It has been determined that the organic material must be in the form of a layer overlying the photoconductor with a thickness of between about 25 to 2,000 Angstrom Units to result in acceptable dark discharge rates with photoconductors of the arsenic-selenium type. If this layer or film thickness falls below about 25 Angstrom Units, no substantial reduction in dark discharge rate occurs, while if the layer thickness exceeds about 2,000 Angstrom Units then it becomes difficult to discharge the photoconductive layer upon exposure to illumination because of residual potential buildup across the coating which cannot easily be dissipated by an erase lamp. It should also be recognized in this regard, that the organic film or layer which is applied in the instant invention should not be confused with thicker organic overcoatings which are used primarily to protect photoeonductive surfaces from abrasion, such as are illustrated by U.S. Pat. Nos. 2,860,048 and 3,146,145 to Deubner and Kinsella, respectively. Furthermore, the organic materials of the instant invention which comprise the coating should not be confused with photoconductor overcoatings of insulators such as hydrocarbons, or insulating resins such as polystyrenes which are also used to protect photoconductors, since these materials are not effective in reducing dark discharge rates of arsenic-selenium photoconductors.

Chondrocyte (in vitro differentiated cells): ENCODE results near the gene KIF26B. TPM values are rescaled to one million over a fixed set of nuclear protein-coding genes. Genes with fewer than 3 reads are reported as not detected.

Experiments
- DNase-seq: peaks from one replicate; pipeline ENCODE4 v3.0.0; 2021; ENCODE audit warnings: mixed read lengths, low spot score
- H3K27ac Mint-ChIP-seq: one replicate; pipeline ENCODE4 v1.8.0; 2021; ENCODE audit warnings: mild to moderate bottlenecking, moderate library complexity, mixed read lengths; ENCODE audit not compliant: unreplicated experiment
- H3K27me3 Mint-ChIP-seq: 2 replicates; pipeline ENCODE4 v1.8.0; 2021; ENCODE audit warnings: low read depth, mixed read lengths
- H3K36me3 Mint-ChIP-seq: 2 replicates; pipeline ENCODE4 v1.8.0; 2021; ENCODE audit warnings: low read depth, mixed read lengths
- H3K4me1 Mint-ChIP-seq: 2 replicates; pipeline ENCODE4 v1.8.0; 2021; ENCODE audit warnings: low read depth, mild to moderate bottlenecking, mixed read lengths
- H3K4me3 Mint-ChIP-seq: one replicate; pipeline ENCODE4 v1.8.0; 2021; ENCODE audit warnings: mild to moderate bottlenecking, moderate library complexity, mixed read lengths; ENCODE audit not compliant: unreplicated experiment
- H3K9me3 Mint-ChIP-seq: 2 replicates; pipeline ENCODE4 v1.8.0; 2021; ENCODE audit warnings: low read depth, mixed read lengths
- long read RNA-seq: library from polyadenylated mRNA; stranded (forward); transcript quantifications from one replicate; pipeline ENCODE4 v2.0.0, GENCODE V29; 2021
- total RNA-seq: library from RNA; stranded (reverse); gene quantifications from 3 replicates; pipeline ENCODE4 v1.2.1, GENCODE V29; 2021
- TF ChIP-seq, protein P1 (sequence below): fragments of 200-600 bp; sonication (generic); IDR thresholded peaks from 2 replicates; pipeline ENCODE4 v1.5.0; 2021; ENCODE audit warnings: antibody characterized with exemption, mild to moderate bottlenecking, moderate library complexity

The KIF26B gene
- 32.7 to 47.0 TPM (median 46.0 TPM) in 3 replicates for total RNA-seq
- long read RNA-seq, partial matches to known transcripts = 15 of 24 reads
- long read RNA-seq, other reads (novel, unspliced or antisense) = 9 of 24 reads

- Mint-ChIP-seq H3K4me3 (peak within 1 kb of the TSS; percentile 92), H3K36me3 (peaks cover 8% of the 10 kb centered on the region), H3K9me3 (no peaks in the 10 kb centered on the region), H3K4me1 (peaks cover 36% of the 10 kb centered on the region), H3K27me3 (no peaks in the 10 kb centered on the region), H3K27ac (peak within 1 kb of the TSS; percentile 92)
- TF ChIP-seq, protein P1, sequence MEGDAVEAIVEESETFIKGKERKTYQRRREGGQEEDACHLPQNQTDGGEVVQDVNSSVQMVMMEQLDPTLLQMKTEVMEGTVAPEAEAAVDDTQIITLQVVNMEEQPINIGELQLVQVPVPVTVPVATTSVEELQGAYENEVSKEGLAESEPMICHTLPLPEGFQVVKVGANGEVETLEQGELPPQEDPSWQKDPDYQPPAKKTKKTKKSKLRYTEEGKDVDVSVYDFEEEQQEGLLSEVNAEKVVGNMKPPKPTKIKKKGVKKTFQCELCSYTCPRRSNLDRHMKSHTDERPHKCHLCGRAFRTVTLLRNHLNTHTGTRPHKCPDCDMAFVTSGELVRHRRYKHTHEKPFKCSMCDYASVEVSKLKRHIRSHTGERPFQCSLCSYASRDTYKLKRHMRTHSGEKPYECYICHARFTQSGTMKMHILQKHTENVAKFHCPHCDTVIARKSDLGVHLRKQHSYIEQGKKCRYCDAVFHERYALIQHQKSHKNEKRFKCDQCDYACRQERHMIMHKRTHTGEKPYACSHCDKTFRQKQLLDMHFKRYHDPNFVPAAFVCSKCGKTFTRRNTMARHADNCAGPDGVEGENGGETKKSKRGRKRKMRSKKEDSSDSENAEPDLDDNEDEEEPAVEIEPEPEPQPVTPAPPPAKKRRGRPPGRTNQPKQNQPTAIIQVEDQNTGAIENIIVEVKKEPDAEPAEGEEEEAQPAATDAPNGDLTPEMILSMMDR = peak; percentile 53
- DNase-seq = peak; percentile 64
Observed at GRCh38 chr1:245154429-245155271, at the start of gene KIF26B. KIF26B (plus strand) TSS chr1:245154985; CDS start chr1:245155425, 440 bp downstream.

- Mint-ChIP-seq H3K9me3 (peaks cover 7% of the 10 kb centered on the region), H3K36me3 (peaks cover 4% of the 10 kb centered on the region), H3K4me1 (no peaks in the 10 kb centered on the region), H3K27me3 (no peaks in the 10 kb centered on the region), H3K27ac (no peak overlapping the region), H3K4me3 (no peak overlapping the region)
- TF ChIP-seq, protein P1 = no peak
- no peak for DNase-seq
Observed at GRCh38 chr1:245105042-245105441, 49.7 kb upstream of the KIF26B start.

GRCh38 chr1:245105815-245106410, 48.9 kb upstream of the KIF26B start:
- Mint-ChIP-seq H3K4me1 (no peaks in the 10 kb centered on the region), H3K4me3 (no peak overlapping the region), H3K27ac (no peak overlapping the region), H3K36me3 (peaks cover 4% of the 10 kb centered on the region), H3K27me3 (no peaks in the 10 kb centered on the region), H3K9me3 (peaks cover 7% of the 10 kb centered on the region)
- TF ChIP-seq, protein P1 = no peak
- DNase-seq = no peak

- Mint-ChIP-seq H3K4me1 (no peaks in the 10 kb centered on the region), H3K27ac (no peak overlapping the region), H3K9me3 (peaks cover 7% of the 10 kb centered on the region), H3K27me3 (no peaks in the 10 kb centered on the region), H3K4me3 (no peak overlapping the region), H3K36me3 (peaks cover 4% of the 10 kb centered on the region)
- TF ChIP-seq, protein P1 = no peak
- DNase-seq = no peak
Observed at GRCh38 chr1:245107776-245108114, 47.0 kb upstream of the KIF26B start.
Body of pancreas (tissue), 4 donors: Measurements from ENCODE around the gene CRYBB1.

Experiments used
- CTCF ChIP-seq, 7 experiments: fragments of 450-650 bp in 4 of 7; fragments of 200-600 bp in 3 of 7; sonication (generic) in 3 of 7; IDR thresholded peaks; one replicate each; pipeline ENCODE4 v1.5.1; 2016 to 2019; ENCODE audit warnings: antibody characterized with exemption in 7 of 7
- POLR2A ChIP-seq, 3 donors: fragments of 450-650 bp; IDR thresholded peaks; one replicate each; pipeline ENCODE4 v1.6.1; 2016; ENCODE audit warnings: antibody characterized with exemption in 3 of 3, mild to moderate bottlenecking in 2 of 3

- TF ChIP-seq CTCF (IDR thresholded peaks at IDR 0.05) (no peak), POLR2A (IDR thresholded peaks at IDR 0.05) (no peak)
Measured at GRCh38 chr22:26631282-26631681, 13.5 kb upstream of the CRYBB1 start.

The surface treatment of the arsenic-selenium alloy may comprise the application of the particular organic material in the form of a dilute solution of the material in any appropriate solvent. Typical solvents for the above organic materials include methyl isobutyl ketone, benzene, methyl alcohol, cyclohexane and isopropyl alcohol. In general, the organic material is diluted to a relatively weak solution in an appropriate solvent. Concentrations of from about 0.01 to 1.0 weight percent of the organic material have proven particularly satisfactory. Suitable techniques for applying the organic solution include dip or draw coating, swabbing the solution on the photoeonductive surface by hand with absorbant cotten or cloth, applying with an applicator such as a squeegie, immersing for a few seconds in a bath of the solution, spraying or by rolling. Other means of applying the appropriate organic solution to the arsenic-selenium surface would occur to those versed in the art.
Arsenic-selenium alloys falling within the scope of the instant invention include arsenic in a concentration of about 0.5 to 50 percent by weight with the balance substantially selenium. The alloy is amorphous or vitreous in form and may be used in any conventional xerographic type application. U.S. Pat. Nos. 2,803,542 to Ullrich, 2,822,300 to Mayer et al and 3,312,548 to Straughan illustrate suitable arsenic-selenium alloys, methods of preparation, and the utility intended for the method and product of the instant invention.